For the people of Kashmir, it could take many more years, if at all possible, to find a peaceful resolution for the dispute.

Closer to home

The Borneo Malaysian state of Sabah, which shares land borders with Brunei and Indonesia, and a 1,743 kilometres coastline which serves as a vague international border with The Philippines; rendering a task to safeguard the total security of Sabah a feat that is next to impossible.


Photo: Wikimedia

Through its complex history since the 15th century, which chiefly consisted of colonisation by Brunei, Sulu Empire, British Empire, and the Japanese Empire; the aspiration for a truly free state, has always been undermined by the pro-federalists.

With a population makeup in excess of 30 ethnic groups, Sabah is unique in every way. The federal government’s bid to introduce BM as the language of instruction has been construed as one of the many routes of assimilation.

This was further compounded by the general sentiment of the separatists that Sabah would be better off had it not joined the Federation of Malaysia, which further evidenced by the political will of some MPs to safeguard Sabah’s right to use English as medium of instruction in schools.


Photo: The Star

The recently tabled bill, which would supposedly reinstate the East Malaysian States of Sabah and Sarawak as equal partners to the Federation of Malaysia, was nevertheless defeated, albeit the absence of any practical changes to the relationship between the Bornean Malaysian states and the federal government.

Fifty-nine MPs refrained to vote for the bill, is a testament of the complexity of such issue. This news was however being leveraged by the separatists party who cried foul; amids fear of the federal government might seize such opportunity as a precedence to weaken the claim for Sabah and unique autonomous status, and hamper its bid for a fairer resources distribution.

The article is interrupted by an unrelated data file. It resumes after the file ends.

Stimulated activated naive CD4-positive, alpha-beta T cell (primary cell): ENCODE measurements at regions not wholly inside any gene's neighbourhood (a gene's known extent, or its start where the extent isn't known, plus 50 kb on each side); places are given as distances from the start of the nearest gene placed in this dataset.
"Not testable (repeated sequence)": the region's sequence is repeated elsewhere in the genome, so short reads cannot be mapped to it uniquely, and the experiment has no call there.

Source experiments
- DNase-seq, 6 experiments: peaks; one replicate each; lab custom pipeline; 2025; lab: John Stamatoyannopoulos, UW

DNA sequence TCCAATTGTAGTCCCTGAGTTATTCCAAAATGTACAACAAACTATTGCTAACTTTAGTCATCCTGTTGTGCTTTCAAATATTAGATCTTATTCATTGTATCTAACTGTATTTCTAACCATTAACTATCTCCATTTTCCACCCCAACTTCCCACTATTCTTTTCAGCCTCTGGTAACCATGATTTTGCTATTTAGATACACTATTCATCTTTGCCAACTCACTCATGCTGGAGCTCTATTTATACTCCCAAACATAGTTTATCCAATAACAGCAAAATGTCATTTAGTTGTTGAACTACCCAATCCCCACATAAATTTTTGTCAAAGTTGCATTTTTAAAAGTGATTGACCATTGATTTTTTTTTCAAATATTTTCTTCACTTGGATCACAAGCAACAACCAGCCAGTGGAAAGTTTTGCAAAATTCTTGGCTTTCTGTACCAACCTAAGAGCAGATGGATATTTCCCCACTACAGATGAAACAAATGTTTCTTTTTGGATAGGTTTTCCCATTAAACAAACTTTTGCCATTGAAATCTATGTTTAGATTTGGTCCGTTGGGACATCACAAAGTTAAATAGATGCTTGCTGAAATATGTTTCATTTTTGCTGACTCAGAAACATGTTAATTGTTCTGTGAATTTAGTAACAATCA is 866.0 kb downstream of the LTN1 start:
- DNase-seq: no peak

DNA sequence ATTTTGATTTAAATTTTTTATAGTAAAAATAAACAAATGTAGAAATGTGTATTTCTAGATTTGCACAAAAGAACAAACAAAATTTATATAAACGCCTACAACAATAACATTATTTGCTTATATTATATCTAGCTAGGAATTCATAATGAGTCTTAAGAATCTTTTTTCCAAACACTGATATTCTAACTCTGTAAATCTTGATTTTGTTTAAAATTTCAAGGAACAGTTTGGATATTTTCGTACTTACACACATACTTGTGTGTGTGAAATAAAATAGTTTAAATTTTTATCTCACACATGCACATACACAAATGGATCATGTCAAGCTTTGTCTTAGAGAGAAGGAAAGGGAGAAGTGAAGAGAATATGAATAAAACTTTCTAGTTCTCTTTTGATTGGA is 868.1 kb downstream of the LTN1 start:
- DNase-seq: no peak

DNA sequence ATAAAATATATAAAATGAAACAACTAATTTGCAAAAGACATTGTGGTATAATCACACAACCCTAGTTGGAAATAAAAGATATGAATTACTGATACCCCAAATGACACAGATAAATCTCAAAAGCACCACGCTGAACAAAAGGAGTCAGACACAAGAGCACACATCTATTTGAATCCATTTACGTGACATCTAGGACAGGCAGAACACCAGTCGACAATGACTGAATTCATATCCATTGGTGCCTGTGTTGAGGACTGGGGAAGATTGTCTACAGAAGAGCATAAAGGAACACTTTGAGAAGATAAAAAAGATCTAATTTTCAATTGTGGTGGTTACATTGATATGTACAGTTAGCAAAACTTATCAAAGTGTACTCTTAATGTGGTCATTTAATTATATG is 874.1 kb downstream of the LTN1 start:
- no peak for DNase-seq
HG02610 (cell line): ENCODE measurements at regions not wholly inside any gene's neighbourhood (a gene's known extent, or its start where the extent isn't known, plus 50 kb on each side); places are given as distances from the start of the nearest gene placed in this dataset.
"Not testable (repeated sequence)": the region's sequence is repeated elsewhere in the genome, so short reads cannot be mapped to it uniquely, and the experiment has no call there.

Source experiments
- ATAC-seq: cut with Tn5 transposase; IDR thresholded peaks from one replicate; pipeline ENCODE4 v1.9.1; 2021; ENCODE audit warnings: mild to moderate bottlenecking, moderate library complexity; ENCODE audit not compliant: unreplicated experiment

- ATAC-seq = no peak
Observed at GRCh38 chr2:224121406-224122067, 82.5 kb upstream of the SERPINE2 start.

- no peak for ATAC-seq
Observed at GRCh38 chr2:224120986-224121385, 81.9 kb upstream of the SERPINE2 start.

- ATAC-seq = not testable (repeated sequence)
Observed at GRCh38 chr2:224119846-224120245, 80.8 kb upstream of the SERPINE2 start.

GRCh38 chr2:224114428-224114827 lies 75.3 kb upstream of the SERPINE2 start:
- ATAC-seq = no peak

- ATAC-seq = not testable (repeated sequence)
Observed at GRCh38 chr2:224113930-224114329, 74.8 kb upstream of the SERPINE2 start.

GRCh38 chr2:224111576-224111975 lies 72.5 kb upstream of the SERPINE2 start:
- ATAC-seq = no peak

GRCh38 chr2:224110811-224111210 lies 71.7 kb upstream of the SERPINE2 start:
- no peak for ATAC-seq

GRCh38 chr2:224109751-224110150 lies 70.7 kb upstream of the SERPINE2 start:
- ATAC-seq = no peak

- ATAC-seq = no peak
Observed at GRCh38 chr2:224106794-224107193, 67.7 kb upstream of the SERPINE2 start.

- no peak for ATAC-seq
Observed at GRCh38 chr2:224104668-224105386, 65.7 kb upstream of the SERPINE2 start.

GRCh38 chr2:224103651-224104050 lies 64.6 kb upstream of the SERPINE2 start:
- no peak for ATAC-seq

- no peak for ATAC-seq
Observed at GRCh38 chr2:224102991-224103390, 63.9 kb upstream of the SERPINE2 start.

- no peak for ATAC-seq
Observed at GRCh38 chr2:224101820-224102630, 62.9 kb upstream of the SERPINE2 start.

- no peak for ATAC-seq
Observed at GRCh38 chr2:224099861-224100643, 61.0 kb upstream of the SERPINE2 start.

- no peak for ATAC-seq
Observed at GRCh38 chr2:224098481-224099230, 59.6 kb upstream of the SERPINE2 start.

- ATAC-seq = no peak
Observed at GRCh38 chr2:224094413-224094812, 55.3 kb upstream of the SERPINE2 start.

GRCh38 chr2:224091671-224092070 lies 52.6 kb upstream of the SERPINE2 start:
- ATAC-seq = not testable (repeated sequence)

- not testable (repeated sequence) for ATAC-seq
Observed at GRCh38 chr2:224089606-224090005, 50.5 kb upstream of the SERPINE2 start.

What can we learn back home

Be it Kashmir or Sabah, there is no one simple narrative that can fully explain the complexity of the conflicts.

Here are what we can do to prevent deepening of political divide at the grassroots level, and in turn, creating a more conducive environment for all Malaysians:

Be informed

Learn about the history of our country. Keep an open mind when having a conversation with your East Malaysian friends. Make comparison without discounting the magnitude of the State’s issues.

Be sensitive

Don’t point out the obvious. There are apparent distinctions in circumstances amongst different states, and those are bad topic makers. Wherever you are, whoever you meet, humility goes a long way.

Be respectful

Some jokes are no longer funny. Any statement that portraits another state as being less than is never in good taste.


Photo: Free Malaysia Today

In the era of new Malaysia, will the Bornean states of Malaysia ever be true equal partners of the federation, and as a result, all disputes with regard to culture, resources, and political powers become things of the past? Only time will tell.

Thumbnail: The CQnversation